By the time this phase of portfolio management is reached, several key issues have been sorted out. Investment objectives and constraints have been specified, asset mix has been chosen, portfolio strategy has been developed, and specific securities to be included in the portfolio have been identified. The next step is to implement the portfolio plan by buying and/or selling specified securities in given amounts. This is the phase of portfolio execution which is often glossed over in portfolio management literature. However, it is an important practical step that has a significant bewaring on investment results. Further, it is neither simple nor costless as is sometimes naively felt.
For effectively handling the portfolio execution phase, you should understand what the trading game is like, what is the nature of key players (transactors) in this game, who are the likely winners and lowers in this game, and what guidelines should be borne in mind while trading.
Security transactions tend to differ from normal business transactions in two fundamental ways:
1. A businessman entering into a transaction does so with a reasonable understanding of the motives of the party on the other side of the transaction. For example, when you are buying a piece of used machinery, you are well aware of the motives of the seller. In contrast, in a typical securities transaction, the motive and even the identity of the other party is not known.
2. While both parties generally gain from a business transaction, a security transaction tends to be a zero sum game. A security offers the same future cash flow stream to the buyer as well as the seller. So, apart from considerations of taxes and differential risk bearing abilities, the value of security is the same to the buyer as well as the seller. Hence, constructive motives which guide business transactions are not present in most security transactions. This means that if a security benefits one party, it hurts the other. Put differently, if one wins the other loses.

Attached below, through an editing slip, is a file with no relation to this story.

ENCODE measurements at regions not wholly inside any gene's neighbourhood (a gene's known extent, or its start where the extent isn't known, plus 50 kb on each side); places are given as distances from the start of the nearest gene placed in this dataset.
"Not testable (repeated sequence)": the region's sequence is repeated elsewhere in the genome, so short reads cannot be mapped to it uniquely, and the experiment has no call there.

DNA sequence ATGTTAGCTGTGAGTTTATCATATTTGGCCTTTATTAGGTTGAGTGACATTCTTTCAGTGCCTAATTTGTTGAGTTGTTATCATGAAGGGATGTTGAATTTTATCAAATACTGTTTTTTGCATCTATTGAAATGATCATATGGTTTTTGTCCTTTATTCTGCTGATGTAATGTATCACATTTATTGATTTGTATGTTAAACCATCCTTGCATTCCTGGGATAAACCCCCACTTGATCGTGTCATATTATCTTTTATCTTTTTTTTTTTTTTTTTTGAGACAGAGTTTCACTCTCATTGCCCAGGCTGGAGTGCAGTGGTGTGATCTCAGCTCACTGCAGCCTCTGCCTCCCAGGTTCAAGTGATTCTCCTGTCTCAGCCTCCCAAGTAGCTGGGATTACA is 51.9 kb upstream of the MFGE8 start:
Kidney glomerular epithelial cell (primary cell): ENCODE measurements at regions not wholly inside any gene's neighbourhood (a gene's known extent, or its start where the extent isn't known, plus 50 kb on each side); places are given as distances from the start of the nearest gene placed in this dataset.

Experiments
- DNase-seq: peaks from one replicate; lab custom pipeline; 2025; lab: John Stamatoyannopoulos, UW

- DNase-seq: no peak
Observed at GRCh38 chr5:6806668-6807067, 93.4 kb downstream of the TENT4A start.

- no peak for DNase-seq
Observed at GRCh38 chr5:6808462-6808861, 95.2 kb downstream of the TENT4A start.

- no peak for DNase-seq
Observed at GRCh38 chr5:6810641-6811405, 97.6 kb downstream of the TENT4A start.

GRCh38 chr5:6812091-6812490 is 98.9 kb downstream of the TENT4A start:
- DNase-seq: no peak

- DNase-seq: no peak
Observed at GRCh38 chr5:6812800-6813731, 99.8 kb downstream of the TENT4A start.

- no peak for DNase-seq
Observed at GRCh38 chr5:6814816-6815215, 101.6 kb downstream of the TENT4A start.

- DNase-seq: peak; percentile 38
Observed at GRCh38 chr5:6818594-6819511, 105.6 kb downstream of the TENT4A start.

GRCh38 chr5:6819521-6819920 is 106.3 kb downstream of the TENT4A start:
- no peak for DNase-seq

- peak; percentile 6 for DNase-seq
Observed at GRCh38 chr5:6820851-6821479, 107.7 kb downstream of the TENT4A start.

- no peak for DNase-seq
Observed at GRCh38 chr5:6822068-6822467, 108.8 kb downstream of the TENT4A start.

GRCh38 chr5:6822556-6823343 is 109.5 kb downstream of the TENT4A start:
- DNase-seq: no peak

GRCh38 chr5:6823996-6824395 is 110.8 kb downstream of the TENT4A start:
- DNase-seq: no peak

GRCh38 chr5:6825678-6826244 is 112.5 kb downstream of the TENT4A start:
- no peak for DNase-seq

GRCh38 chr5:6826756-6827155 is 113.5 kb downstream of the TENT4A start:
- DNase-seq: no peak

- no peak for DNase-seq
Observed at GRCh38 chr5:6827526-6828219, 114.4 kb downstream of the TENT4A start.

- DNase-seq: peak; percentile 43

Motives for trade:
Why do people trade? One motivation is cognitive. People trade because they think they have superior information or better methods of analyzing information. However, most traders tend to confuse noise or randomness for information. Traders see patterns in stock prices that are random, and they rely on intuitive judgment even when systematic analysis would have demonstrated that their judgment is incorrect.
Another motivation is emotional. Trading can be a source of pride. Specifically people trade because trading brings with it the joy of pride. When someone decides to buy a stock he assumes responsibility for the decision. A stock that goes up brings not only profits, but also pride. Of course, if the trading decision turns out to be wrong it can inflict losses and cause embarrassment.
Securities market appears to be thronged by four types of players or transactors: value based transactors (VBT), liquidity based transactors (LBT), and pseudo information based transactors (PIBT). Generally the dealer or the market maker intermediates between these transactors.
Who Wins, Who losses:
Who wins and who loses in the trading game which is essentially a zero sum game. It appears that Information based transactor (IBT)’s odds of wining are the highest, assuming that his information is substantiated by the market. He is followed by the VBT, LBT, and PIBT in that order. Put differently, the above question may be answered as follows:
1. The IBT seems to have a distinct edge over others.
2. The VBT tends to lose against the IBT but gains against the LBT and PIBT.
3. The LBT may have some advantage over the PIBT.